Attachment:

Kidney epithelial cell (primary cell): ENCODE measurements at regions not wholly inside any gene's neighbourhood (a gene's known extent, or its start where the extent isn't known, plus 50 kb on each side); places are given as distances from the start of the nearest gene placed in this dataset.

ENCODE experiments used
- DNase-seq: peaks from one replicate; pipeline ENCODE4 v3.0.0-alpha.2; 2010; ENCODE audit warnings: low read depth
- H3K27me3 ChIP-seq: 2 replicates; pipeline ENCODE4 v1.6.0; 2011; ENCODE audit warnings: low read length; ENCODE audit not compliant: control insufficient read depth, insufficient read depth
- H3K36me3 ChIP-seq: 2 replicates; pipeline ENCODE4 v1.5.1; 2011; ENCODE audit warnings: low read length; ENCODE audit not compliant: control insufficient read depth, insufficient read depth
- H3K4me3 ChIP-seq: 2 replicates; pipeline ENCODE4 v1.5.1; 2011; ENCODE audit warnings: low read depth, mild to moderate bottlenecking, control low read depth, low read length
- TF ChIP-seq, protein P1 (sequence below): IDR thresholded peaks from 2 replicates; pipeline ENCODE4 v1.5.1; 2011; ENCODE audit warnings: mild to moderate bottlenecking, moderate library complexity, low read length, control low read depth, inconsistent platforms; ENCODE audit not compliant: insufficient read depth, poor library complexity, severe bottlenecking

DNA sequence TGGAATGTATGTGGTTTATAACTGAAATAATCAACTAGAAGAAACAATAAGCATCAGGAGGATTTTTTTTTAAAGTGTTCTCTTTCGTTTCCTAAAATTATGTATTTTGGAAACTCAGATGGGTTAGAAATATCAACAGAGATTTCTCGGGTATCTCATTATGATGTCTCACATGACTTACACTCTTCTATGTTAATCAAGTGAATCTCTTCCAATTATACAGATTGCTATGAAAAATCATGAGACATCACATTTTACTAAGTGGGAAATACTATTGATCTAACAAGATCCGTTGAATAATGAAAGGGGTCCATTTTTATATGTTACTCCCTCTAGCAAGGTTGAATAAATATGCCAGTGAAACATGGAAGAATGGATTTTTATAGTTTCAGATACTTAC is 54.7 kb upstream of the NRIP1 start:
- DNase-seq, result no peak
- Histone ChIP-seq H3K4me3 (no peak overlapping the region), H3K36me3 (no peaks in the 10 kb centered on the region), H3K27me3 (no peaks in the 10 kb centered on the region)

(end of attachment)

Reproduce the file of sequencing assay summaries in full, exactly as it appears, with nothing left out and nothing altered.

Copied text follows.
Kidney epithelial cell (primary cell): ENCODE measurements at regions not wholly inside any gene's neighbourhood (a gene's known extent, or its start where the extent isn't known, plus 50 kb on each side); places are given as distances from the start of the nearest gene placed in this dataset.

ENCODE experiments used
- DNase-seq: peaks from one replicate; pipeline ENCODE4 v3.0.0-alpha.2; 2010; ENCODE audit warnings: low read depth
- H3K27me3 ChIP-seq: 2 replicates; pipeline ENCODE4 v1.6.0; 2011; ENCODE audit warnings: low read length; ENCODE audit not compliant: control insufficient read depth, insufficient read depth
- H3K36me3 ChIP-seq: 2 replicates; pipeline ENCODE4 v1.5.1; 2011; ENCODE audit warnings: low read length; ENCODE audit not compliant: control insufficient read depth, insufficient read depth
- H3K4me3 ChIP-seq: 2 replicates; pipeline ENCODE4 v1.5.1; 2011; ENCODE audit warnings: low read depth, mild to moderate bottlenecking, control low read depth, low read length
- TF ChIP-seq, protein P1 (sequence below): IDR thresholded peaks from 2 replicates; pipeline ENCODE4 v1.5.1; 2011; ENCODE audit warnings: mild to moderate bottlenecking, moderate library complexity, low read length, control low read depth, inconsistent platforms; ENCODE audit not compliant: insufficient read depth, poor library complexity, severe bottlenecking

DNA sequence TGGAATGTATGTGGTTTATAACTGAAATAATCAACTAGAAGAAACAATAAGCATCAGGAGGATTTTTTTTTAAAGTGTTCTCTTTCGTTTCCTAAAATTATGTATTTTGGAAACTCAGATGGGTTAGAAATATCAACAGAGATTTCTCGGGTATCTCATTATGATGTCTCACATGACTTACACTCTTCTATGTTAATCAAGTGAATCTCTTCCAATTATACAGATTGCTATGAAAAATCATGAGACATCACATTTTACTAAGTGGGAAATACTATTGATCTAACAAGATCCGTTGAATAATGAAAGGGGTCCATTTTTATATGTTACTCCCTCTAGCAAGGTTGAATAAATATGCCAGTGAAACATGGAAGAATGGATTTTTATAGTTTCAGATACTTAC is 54.7 kb upstream of the NRIP1 start:
- DNase-seq, result no peak
- Histone ChIP-seq H3K4me3 (no peak overlapping the region), H3K36me3 (no peaks in the 10 kb centered on the region), H3K27me3 (no peaks in the 10 kb centered on the region)